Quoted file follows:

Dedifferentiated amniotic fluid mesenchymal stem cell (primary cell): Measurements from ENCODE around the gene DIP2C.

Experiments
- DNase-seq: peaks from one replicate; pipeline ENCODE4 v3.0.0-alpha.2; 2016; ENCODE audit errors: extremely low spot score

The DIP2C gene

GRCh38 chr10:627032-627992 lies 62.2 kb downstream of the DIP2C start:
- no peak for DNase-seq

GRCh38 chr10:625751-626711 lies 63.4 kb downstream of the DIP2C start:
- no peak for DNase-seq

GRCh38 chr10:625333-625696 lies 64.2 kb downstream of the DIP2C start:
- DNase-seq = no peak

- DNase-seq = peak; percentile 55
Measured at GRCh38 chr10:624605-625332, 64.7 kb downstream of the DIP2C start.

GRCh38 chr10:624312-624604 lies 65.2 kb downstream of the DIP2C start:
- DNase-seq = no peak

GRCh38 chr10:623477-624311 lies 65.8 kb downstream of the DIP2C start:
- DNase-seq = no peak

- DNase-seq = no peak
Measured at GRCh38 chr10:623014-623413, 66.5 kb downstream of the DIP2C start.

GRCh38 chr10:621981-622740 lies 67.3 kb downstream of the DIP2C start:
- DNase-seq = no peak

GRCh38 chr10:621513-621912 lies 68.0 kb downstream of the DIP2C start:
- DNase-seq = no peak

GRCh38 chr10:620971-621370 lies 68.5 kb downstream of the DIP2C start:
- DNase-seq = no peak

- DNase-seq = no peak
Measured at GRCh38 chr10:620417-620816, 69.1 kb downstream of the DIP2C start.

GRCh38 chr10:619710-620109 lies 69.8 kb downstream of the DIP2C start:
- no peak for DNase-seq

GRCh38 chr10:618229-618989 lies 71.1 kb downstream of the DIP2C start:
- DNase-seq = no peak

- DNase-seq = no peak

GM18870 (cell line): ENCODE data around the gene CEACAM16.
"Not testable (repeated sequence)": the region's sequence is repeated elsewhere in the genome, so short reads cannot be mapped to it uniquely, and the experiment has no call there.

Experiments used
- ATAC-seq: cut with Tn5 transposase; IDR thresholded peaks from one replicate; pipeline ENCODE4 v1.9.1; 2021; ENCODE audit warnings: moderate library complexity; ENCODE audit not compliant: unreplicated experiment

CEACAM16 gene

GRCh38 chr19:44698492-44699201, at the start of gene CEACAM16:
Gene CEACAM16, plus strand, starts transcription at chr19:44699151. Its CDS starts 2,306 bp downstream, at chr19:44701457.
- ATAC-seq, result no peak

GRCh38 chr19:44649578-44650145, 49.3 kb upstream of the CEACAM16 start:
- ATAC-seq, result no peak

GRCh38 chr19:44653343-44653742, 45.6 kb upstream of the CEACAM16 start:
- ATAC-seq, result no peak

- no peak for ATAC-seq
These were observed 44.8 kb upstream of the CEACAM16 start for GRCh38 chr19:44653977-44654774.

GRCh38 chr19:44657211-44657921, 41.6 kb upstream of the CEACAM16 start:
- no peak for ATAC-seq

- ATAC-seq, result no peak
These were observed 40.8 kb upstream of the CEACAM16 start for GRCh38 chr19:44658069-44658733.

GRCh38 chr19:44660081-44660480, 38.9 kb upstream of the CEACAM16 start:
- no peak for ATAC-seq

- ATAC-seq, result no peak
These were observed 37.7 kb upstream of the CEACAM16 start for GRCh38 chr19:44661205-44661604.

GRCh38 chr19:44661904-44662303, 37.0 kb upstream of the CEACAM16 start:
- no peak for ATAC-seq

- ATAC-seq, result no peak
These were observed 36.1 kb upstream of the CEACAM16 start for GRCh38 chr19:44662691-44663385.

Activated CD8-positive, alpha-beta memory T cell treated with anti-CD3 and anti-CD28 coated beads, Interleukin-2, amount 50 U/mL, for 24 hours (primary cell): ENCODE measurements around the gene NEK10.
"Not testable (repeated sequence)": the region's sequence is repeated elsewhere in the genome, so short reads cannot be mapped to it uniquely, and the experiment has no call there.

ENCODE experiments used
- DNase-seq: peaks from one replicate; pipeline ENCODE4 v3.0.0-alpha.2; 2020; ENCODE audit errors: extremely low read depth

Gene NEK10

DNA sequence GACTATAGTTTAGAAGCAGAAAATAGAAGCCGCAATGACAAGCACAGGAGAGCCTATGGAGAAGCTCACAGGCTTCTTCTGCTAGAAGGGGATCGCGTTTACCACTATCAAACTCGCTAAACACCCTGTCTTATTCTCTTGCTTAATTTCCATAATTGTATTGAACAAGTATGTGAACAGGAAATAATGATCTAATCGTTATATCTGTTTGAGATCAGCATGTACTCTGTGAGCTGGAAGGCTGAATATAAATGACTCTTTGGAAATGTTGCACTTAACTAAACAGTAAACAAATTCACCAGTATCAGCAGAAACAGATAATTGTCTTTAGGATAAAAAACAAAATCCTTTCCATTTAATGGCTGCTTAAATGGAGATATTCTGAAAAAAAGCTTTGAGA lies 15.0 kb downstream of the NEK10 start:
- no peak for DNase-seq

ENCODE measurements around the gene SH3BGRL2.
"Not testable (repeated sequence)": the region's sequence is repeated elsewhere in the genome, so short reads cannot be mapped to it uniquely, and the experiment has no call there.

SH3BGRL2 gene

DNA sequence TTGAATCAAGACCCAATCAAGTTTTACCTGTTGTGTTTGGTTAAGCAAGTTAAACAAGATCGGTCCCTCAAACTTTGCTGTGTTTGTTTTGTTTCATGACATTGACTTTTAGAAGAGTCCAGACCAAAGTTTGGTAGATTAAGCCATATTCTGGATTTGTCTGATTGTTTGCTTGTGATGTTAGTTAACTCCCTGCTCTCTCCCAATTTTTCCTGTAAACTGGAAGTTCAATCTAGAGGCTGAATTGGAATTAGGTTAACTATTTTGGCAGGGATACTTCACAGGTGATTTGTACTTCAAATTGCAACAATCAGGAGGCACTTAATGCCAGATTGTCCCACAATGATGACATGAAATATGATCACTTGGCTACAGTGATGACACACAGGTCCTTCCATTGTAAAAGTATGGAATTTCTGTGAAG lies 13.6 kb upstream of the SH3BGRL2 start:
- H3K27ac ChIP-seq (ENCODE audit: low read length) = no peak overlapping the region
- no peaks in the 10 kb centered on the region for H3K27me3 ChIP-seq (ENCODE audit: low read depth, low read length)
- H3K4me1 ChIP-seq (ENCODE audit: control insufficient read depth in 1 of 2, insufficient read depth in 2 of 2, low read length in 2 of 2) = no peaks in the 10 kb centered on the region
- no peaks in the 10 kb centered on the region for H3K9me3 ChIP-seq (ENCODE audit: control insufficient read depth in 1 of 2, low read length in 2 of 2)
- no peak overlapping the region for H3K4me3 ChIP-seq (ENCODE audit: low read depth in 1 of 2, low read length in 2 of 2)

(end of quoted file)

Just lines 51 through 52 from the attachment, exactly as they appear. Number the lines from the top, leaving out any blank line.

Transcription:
- no peak for ATAC-seq

- ATAC-seq, result no peak